I’m sure you get a lot of messages like this one. I’m not sure how I ended up on your email list, but I’m staying on it. It’s so rare to get a bulk email that actually does feel thoughtful and useful. A lot of what you said in this email fits with what my partner Tarfia and I talk about. In the poetry field, the notion of taking decent care of yourself and working towards finanicial stability is looked at with skepticism. We’re getting more and more confident in admitting that we’re good at selling ourselves. But we’re good salesmen because we don’t try to be salesmen. We try to make art people really connect with and we try to be thoughtful and kind in our engagements. This particular missive was affirming to read. And now you have another stranger compelled to check out your creative work. Thanks for the tips.
All the good,
There’s an amazing amount of cynicism and sarcasm out there today. I think that may be partly because people aren’t really liking themselves very much and as a result…the acidity flows downhill. And there’s the other side, people who appear to be totally in love with themselves…narcissists. I’m skeptical of that as well. I always have the feeling they’re putting on a false front for themselves to view. I think if we accept the fact that we’re all flawed in some way, but then…that puts us in good company.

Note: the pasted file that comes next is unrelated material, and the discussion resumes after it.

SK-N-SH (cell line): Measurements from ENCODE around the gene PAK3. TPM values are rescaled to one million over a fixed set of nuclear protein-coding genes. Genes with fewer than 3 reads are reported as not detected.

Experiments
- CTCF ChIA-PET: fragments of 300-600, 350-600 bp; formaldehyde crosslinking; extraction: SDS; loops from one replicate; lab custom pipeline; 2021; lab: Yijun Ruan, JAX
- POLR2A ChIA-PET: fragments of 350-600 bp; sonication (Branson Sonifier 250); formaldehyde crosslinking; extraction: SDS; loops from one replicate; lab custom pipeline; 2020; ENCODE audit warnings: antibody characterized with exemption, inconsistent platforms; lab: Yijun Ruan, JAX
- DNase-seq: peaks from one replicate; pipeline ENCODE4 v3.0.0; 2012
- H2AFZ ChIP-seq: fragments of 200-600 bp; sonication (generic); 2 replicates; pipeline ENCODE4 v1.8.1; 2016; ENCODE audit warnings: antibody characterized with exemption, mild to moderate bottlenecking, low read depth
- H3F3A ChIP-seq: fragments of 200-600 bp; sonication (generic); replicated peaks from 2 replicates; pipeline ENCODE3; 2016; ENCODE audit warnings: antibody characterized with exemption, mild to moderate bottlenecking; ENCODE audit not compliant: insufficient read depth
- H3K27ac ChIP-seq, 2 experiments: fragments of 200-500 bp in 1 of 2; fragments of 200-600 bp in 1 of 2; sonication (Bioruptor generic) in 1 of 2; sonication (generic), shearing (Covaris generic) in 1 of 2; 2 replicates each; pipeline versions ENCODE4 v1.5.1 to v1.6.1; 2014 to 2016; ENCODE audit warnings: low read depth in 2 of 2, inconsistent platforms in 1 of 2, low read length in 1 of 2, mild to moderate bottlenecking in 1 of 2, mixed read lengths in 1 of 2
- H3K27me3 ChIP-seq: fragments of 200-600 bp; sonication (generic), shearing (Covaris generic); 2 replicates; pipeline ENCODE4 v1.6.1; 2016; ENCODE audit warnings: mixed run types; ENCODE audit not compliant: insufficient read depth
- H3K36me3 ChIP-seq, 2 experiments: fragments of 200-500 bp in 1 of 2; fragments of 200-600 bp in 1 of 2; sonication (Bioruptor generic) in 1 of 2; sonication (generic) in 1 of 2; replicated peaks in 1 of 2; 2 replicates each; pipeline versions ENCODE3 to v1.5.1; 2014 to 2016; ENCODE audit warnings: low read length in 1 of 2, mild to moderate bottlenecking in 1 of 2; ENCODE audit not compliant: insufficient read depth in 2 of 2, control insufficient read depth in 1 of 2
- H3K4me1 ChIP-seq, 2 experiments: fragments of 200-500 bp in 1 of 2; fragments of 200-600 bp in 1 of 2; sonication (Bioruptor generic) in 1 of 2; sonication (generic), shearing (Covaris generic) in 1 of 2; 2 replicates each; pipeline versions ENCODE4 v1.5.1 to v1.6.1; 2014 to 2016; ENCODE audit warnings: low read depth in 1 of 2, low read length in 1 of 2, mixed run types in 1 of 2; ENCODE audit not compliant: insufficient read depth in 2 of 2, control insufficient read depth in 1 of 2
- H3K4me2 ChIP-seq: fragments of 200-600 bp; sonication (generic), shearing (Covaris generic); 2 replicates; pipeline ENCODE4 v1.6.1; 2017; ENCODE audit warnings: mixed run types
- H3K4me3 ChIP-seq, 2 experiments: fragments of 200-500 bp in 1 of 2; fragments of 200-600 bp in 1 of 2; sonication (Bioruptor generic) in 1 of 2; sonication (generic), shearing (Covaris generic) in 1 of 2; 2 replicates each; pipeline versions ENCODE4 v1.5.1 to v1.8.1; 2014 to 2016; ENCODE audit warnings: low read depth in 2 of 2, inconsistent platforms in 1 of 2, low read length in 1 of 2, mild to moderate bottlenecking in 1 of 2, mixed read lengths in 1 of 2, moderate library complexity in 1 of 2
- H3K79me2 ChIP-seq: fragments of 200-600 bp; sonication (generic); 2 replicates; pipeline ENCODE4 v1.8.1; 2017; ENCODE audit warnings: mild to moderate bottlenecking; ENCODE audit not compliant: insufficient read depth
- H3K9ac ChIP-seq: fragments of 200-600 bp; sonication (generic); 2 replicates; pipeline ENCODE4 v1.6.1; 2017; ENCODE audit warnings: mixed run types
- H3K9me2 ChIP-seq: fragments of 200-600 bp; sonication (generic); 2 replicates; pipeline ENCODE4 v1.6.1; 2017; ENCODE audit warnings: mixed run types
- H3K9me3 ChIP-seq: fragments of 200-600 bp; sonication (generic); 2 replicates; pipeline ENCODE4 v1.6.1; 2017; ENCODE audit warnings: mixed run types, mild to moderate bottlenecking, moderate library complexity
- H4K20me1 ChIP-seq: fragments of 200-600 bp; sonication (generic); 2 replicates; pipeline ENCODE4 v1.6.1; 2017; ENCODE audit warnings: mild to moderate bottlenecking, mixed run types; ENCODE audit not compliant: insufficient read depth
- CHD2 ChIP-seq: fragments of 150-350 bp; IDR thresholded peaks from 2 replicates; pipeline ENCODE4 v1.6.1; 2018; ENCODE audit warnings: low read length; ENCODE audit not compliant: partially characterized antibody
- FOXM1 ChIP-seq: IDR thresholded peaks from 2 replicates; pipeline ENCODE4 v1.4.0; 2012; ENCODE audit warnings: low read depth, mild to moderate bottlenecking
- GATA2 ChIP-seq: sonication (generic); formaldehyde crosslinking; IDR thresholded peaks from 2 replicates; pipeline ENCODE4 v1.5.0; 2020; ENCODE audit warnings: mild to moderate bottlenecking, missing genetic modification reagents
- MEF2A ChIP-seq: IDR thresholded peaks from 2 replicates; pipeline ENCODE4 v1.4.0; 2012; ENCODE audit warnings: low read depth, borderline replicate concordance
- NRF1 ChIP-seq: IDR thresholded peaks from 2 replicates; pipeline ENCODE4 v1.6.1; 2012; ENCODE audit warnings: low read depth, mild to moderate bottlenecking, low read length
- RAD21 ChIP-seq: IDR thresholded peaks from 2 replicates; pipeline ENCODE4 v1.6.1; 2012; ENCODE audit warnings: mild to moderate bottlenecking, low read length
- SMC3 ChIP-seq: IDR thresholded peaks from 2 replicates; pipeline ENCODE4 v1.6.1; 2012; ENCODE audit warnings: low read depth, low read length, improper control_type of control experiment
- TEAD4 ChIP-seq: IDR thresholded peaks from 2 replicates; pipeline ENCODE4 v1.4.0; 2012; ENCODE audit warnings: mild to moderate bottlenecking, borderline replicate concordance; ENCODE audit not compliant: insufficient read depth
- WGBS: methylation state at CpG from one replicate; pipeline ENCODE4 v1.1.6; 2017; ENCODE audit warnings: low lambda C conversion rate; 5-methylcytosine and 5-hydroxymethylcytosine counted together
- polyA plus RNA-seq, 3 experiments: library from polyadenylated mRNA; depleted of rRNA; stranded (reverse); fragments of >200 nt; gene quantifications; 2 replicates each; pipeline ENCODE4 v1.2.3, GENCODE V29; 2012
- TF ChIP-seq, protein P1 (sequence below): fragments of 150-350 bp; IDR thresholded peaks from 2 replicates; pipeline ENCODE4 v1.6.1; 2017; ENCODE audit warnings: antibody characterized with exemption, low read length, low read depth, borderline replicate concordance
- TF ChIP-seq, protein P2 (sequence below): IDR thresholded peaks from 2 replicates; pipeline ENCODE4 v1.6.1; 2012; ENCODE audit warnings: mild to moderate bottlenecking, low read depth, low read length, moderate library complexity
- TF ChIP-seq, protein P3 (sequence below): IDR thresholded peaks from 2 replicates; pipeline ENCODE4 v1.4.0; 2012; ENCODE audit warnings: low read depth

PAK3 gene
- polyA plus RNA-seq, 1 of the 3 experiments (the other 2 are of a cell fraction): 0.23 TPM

Slowly over the first 10 years or so of employment I came to the realization that nearly all aspects of life are about selling. Even buying is selling: Why the salesperson should take 85% of the sticker price rather than 90% is the real sales job. They know by then you want the car. So I’m with you there. And I’d add that probably the most intriguing course I’ve taken since graduation day at F&M was a marketing course I took at the Kellogg School at Northwestern. Knocked my socks off. Marketing is just an element of selling in my view
Succinctly put. Buying can, indeed, be selling, if there’s negotiation involved. With few exceptions, there’s a little “dance” that takes place when you’re negotiating over a complex deal. Both sides want to come away feeling like they were the winners. Orchestrating that can be a fine art.
And yeah, marketing is a major component to selling. I learned that really early, parlaying a beat-to-hell 46 Plymouth, which I bought for $40, into something that at least appeared to be half decent. Marketing 101.